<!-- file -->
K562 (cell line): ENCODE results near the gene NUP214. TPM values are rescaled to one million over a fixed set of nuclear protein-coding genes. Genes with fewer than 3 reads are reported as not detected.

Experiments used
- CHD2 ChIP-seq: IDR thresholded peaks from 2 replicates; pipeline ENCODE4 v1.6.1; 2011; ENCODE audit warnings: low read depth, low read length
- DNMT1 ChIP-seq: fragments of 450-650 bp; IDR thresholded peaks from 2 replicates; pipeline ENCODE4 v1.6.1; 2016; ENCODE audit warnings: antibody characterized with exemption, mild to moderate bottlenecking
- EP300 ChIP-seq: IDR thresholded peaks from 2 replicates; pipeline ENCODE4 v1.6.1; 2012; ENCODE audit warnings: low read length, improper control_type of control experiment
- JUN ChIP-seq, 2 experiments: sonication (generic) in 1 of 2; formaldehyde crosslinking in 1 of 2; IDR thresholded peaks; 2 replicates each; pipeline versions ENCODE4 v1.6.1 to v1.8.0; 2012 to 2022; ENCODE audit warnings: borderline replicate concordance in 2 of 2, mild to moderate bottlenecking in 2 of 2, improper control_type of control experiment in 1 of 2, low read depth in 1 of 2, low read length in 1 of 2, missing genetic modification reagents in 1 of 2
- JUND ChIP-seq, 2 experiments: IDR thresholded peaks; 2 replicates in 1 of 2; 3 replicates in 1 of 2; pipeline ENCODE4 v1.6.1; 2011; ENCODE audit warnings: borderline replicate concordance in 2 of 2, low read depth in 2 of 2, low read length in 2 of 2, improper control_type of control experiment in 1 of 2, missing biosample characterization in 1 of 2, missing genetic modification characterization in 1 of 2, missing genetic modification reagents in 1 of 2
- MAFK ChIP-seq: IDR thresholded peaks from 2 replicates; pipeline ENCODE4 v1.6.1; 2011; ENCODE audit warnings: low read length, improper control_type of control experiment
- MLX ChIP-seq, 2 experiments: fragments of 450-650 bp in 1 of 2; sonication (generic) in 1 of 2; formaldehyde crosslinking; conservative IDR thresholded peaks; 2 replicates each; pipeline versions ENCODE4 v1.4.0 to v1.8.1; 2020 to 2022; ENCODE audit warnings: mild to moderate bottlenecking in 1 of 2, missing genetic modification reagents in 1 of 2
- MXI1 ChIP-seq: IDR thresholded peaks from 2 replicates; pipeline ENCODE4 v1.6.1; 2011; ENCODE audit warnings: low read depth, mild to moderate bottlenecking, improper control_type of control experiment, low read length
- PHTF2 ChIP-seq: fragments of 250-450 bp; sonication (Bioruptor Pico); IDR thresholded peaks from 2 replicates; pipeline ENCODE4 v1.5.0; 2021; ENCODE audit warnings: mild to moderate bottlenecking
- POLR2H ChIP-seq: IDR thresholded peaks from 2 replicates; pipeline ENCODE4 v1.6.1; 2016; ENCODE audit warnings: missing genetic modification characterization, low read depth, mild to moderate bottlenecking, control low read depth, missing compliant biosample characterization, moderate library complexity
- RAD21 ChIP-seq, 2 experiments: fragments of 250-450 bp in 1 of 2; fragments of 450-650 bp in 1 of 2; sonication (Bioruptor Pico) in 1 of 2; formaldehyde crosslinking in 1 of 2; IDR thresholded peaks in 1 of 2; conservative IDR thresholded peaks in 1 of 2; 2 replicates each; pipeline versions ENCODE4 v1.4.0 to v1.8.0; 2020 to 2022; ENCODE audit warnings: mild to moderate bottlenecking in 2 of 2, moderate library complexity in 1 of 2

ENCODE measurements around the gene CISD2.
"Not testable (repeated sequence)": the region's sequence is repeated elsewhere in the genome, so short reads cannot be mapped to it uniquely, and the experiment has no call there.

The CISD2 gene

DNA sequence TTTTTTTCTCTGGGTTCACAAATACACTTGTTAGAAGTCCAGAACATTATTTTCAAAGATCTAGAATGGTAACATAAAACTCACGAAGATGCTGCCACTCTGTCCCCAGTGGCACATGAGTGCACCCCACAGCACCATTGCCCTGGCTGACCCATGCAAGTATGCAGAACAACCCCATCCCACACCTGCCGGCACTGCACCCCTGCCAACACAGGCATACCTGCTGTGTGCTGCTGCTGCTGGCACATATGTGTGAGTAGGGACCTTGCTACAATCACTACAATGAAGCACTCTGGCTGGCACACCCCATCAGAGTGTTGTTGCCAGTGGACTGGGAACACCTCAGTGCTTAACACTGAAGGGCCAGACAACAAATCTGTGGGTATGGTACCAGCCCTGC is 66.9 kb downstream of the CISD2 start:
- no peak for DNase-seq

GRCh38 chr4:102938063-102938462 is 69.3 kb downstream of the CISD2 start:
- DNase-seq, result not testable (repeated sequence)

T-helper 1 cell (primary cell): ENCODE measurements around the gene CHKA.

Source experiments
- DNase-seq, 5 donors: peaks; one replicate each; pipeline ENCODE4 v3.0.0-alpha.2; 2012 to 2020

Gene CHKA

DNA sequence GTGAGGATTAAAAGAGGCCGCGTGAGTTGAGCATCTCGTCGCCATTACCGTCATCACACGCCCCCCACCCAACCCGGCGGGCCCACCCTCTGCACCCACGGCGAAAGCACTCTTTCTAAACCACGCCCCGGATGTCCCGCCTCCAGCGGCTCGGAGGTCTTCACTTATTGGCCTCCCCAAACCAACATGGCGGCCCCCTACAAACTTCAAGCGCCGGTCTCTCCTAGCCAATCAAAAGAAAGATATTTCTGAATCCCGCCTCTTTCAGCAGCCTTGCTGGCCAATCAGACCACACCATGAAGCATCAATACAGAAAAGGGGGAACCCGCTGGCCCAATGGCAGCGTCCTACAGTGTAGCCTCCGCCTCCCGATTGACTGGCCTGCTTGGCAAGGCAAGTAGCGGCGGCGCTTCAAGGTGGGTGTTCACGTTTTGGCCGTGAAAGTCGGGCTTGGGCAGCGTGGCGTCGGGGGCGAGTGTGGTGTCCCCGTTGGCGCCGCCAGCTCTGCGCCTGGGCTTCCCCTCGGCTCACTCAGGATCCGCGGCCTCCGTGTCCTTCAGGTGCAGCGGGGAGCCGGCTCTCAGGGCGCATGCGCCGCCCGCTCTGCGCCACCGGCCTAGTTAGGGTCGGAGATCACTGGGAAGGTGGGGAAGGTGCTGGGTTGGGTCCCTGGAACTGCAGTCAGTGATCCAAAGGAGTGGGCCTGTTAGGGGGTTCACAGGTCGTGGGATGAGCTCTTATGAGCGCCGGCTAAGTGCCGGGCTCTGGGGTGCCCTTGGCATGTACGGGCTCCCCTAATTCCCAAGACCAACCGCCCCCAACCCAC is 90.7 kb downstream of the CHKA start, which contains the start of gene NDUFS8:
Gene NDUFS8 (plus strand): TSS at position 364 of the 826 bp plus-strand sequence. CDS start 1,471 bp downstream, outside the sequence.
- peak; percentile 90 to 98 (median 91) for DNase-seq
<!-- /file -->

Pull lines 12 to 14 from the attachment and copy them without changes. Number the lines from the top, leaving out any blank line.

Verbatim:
- POLR2H ChIP-seq: IDR thresholded peaks from 2 replicates; pipeline ENCODE4 v1.6.1; 2016; ENCODE audit warnings: missing genetic modification characterization, low read depth, mild to moderate bottlenecking, control low read depth, missing compliant biosample characterization, moderate library complexity
- RAD21 ChIP-seq, 2 experiments: fragments of 250-450 bp in 1 of 2; fragments of 450-650 bp in 1 of 2; sonication (Bioruptor Pico) in 1 of 2; formaldehyde crosslinking in 1 of 2; IDR thresholded peaks in 1 of 2; conservative IDR thresholded peaks in 1 of 2; 2 replicates each; pipeline versions ENCODE4 v1.4.0 to v1.8.0; 2020 to 2022; ENCODE audit warnings: mild to moderate bottlenecking in 2 of 2, moderate library complexity in 1 of 2

ENCODE measurements around the gene CISD2.